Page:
The focus of this project is to examine changes across seasons of the short-term effects of particulate matter on mortality. We are developing models for time series data that allow for interactions between season, pollution, and possibly other confounders. In addition we are looking at how the seasonality of pollution effects varies across regions of the U.S. We apply out methods to the recently updated NMMAPS data base which includes daily time series for the period 1987-2000 for the largest 100 cities in the US. One important component of this project is to explore associations between spatio-temporal variations of short-term effects of particulate matter on mortality and spatio-temporal variations of PM constituents available from the EPAís PM2.5 Chemical Speciation Trends Network (STN)

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Higher-Order distributed lag models for quantifying effects of particulate matter air pollution and temperature on mortality

Participants: Leah Welty and Scott Zeger

The effects of daily air pollution and temperature on mortality may be distributed over several days; i.e. today's air pollution levels and temperature values may affect today's mortality as well as mortality on subsequent days. Distributed lag models allow for this type of exposure-response relationship. Our focus is on developing suitably flexible classes of distributed lag models to account for complexities in how particulate matter air pollution and temperature may individually and interactively affect mortality.

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Resolving concerns of confounding by temperature and seasonality on the relationship between particulate matter air pollution and mortality, using NMMAPS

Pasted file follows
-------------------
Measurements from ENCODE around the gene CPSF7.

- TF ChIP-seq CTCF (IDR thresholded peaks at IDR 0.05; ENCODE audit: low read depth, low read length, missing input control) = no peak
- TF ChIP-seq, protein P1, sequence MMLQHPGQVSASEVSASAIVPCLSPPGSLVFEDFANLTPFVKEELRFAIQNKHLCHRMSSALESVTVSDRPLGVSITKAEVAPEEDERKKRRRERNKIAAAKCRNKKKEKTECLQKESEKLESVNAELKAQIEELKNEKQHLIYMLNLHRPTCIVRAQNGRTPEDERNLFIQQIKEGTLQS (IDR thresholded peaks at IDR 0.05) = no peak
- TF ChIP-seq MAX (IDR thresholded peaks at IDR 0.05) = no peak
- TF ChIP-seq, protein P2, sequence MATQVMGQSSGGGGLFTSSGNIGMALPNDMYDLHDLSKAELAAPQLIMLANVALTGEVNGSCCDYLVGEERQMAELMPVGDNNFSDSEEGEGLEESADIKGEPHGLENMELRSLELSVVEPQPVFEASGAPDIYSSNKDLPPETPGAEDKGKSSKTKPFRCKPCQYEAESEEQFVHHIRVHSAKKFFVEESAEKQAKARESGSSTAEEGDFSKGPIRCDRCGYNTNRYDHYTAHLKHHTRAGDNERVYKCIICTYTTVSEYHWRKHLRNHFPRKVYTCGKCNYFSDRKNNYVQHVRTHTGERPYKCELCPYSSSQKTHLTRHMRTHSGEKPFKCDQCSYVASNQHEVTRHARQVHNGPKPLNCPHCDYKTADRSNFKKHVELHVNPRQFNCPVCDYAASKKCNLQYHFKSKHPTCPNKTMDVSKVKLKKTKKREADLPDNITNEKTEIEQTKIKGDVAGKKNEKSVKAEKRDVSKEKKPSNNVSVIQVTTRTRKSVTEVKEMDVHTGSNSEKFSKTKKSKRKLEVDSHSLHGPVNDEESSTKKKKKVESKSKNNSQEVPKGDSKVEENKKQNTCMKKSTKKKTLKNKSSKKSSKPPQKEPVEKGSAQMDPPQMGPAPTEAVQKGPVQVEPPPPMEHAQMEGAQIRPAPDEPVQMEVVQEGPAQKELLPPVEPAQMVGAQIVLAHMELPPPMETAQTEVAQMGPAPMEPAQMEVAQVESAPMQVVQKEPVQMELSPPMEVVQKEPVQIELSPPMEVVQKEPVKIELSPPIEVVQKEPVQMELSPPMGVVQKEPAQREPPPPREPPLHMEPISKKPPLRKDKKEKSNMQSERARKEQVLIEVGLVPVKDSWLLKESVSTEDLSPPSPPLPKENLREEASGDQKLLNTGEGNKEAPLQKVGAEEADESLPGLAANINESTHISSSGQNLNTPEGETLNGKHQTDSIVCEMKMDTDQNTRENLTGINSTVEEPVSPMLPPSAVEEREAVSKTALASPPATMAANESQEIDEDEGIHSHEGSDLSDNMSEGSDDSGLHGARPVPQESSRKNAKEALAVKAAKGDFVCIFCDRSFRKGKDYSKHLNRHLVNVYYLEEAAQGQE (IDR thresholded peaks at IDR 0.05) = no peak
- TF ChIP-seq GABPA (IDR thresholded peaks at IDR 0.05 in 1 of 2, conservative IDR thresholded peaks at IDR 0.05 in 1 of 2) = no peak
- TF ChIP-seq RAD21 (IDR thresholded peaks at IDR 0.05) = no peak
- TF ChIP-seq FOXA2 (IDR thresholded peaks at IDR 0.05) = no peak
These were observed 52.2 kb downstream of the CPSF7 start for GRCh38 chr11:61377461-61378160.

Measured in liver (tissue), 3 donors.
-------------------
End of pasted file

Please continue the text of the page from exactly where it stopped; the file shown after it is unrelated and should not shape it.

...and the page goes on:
Participants: Leah Welty, Scott Zeger

A sensitivity analysis demonstrating that the air pollution estimates from the NMMAPS results are not substantively altered by considering different and more flexible models to account for effects of temperature and seasonality on mortality.

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Bayesian hierarchical distributed lag models for estimating the association between summer ozone and cardiovascular mortality

Participants: Yi Huang, Francesca Dominici, Michelle Bell, Aidan McDermott, Jonathan Samet, Scott Zeger

In this research we develop Bayesian Hierarchical Distributed Lag Models for estimating associations between daily variations in summer ozone levels and daily variations in cardiovascular and respiratory (CVDRESP) mortality counts for the largest 19 cities included in NMMAPS for the period 1987 - 1994. We estimate an overall relative rate of CVDRESP mortality associated with exposure to summer ozone in the last week and investigate the sensitivity of this overall relative rate to confounding adjustment, model choices, and prior distributions.

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Ozone and mortality in 95 U.S. cities from 1987 to 2000

Participants: Michelle Bell, Francesca Dominici, Aidan McDermott, Scott L Zeger, and Jonathan M Samet

Using analytical approaches developed for the National Morbidity, Mortality and Air Pollution Study (NMMAPS), we investigated the short-term effects of ozone le on mortality for 95 largest US cities over a 14 year period. We provide a national average estimate by use of hierarchical models. Our multi-city approach has several strengths: avoidance of selection bias, uniform analytic approaches, large statistical power, and information gained from heterogeneity of effects across cities.